It seems to me like a pick and choose thing.
I am all for women wearing headcoverings at Mass, but why not observe the seperation of sexes, as the Code calls for, to be consistant?
I know the 1917 Code has been abrogated by the 1983 Code, but I am curious.

No problem with head covering however I have an issue with the seperation of the sexes.....I like having my wife next to me during Mass,  for God sake we are not orthodox jews
I personally agree, I like being with my wife, but why chose one traditional discipline of the Church that was law before 1983 [headcoverings for women] and ignore another law of the Church before 1983 [seperation of sexes]?
I understand the point is moot now, but in some traditionalist chapels many people icluding priests post signs that women must wear headcoverings in Mass, but nothing about seperation of sexes, after all they were both laws in the 1917 code and of Apostolic origin?
Head covering is in the bible, segregation is not.
That might be one of the reasons.
(12-09-2011, 02:50 PM)Freudentaumel Wrote: [ -> ]Head covering is in the bible, segregation is not.
That might be one of the reasons.
That makes sense.
Thank you sir.

As an aside, I never remember seeing couples sitting seperately at Mass in the '70s even though the 1917 code was still in place requiring seperation of sexes.
I wonder if this disobedience of canon law was a sin?
About half the women at Mass [NO] wore veils in the 1970's.
Really, I wouldn't be bothered too much about it.

Things get complicated when you have families...how do you separate them, especially when you need Dad and older sister or older brother to take care of the little ones? The young boys might go with the men if they are segregated, but what if they start whining for Mum? If you set aside family pews for them, there won't be too many others who will have to follow the arrangement of segregation, because most faithful tend to come to Church with their families.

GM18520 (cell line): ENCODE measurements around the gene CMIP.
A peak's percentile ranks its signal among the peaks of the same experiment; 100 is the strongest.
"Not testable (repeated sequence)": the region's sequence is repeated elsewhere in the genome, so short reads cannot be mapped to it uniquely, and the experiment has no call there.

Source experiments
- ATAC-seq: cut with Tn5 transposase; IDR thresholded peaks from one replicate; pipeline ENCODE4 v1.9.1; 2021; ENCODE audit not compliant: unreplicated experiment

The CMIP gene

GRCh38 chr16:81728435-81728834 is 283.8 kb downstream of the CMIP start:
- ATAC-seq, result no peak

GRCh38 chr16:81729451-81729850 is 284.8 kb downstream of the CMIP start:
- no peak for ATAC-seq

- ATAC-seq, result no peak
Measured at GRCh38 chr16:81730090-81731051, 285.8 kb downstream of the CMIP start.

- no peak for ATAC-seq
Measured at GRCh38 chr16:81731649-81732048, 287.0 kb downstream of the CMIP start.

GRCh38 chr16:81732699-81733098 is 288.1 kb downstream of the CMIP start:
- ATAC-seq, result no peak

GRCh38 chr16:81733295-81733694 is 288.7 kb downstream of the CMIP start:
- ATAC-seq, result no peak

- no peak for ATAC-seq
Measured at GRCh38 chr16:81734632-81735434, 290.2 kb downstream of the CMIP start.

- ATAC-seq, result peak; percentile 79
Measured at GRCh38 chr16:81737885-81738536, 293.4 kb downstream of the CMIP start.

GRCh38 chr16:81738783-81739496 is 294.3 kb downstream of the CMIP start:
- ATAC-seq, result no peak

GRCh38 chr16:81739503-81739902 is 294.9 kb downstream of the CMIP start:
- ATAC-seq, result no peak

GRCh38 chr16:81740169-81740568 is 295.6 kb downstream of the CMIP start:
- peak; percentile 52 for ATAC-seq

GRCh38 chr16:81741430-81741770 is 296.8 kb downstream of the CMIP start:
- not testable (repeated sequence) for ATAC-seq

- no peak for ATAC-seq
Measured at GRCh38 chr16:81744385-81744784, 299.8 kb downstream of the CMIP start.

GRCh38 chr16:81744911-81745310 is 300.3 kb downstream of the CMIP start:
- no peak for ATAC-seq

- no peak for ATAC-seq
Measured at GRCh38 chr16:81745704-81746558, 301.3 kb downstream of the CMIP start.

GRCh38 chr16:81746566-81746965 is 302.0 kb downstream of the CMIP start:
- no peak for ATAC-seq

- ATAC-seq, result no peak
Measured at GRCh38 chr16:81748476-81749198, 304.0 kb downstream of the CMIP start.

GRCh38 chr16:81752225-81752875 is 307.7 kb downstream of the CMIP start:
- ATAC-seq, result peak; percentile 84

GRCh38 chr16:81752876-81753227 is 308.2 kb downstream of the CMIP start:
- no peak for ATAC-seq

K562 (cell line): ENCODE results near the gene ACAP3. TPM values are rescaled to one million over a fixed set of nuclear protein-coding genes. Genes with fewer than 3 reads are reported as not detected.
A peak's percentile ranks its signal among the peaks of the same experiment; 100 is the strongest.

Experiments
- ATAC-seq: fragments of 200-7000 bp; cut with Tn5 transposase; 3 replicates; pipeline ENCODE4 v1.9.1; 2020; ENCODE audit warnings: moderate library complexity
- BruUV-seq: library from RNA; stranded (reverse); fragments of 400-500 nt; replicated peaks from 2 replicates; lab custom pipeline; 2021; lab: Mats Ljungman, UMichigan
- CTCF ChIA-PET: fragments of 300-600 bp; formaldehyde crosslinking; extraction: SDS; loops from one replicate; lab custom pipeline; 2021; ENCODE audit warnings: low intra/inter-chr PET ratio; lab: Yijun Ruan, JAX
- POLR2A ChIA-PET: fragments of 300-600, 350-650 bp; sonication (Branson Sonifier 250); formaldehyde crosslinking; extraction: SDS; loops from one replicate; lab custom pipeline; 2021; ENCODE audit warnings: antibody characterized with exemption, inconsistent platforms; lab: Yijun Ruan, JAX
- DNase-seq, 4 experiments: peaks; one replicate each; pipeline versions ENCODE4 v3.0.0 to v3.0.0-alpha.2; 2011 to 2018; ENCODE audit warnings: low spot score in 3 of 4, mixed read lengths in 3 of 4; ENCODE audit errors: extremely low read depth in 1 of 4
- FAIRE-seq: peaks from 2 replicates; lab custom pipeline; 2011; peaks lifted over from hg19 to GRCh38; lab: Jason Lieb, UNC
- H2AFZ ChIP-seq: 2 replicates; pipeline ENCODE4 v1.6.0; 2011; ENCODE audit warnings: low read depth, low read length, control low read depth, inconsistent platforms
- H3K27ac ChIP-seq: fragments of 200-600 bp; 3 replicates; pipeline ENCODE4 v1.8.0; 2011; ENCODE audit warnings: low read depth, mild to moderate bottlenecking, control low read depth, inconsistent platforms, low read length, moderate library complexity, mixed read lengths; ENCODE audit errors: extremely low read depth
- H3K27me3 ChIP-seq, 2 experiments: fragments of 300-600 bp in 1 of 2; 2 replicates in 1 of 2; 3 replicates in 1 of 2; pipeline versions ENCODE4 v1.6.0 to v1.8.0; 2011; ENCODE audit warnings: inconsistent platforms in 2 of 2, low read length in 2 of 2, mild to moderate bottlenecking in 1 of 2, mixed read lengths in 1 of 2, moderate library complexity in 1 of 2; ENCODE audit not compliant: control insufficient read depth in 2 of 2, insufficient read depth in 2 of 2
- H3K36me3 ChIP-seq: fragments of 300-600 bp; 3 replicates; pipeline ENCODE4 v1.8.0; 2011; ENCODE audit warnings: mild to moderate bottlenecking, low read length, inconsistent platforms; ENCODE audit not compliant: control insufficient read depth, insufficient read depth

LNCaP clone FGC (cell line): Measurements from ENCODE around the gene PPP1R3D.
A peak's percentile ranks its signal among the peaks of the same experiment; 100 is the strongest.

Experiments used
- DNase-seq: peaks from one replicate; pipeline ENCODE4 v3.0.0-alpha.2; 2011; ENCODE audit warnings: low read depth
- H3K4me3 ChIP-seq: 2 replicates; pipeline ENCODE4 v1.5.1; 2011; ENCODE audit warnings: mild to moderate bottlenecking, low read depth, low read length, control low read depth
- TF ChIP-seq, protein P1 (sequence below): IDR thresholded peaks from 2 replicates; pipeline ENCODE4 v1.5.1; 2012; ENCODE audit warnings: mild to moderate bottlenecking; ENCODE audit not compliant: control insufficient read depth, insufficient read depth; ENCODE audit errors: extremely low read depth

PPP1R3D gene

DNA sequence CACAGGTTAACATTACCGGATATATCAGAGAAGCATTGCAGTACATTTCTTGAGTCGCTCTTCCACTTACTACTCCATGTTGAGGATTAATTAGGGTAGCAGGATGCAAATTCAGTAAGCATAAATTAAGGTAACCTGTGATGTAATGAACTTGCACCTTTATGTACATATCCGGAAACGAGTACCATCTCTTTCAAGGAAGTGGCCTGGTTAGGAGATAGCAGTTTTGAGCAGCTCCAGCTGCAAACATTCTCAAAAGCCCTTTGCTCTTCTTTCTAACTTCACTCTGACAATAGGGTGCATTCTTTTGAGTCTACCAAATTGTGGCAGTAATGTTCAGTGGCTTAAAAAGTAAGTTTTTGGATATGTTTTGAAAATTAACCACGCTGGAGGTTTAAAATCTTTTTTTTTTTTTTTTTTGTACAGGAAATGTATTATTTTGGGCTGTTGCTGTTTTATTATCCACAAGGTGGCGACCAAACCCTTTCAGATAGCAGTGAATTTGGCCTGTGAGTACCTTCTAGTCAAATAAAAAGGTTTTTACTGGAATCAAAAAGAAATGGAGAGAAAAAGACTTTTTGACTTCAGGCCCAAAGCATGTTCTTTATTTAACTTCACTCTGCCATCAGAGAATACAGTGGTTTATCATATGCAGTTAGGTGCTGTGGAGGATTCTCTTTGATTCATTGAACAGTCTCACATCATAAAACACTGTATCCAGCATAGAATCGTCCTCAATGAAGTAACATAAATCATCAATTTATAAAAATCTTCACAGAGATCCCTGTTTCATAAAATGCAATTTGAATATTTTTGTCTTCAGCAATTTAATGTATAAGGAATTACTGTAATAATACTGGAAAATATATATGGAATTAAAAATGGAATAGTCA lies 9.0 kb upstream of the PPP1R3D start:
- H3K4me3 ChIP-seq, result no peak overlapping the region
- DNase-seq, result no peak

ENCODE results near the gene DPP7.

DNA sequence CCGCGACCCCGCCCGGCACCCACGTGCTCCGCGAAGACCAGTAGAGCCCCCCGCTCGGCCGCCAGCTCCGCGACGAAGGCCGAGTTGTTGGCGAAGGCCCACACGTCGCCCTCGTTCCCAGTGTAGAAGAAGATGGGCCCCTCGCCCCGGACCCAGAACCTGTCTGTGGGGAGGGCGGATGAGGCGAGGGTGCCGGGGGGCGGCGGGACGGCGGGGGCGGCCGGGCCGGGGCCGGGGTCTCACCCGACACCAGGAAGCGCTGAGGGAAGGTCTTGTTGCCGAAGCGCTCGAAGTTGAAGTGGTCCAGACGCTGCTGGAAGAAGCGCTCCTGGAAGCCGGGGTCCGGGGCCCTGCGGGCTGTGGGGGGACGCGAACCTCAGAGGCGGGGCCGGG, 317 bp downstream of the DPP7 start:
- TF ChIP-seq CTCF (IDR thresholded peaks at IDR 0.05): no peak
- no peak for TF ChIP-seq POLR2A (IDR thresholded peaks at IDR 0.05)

And what if there are more parishioners of one gender, to the point where there are not enough seats on one side?
"It is desireable that..." seems to have less force than an outright rule. More like it would be better if this is done, but it is not necessarily bad if it isn't.
(12-09-2011, 09:39 PM)karyn_anne Wrote: [ -> ]Really, I wouldn't be bothered too much about it.

Things get complicated when you have families...how do you separate them, especially when you need Dad and older sister or older brother to take care of the little ones? The young boys might go with the men if they are segregated, but what if they start whining for Mum? If you set aside family pews for them, there won't be too many others who will have to follow the arrangement of segregation, because most faithful tend to come to Church with their families.

And what if there are more parishioners of one gender, to the point where there are not enough seats on one side?


And yet somehow the Church managed to survive century after century segregating the sexes. And on top of that they had no pews, no air conditioning and no day care. The reality is we're just a bunch of wusses.  Shrug
Does anyone have any evidence of segregation of the sexes in common, public Sunday Masses to have been prominent/followed in the 20th Century?  Or even 19th? 

It seems like a ....  weird... rule.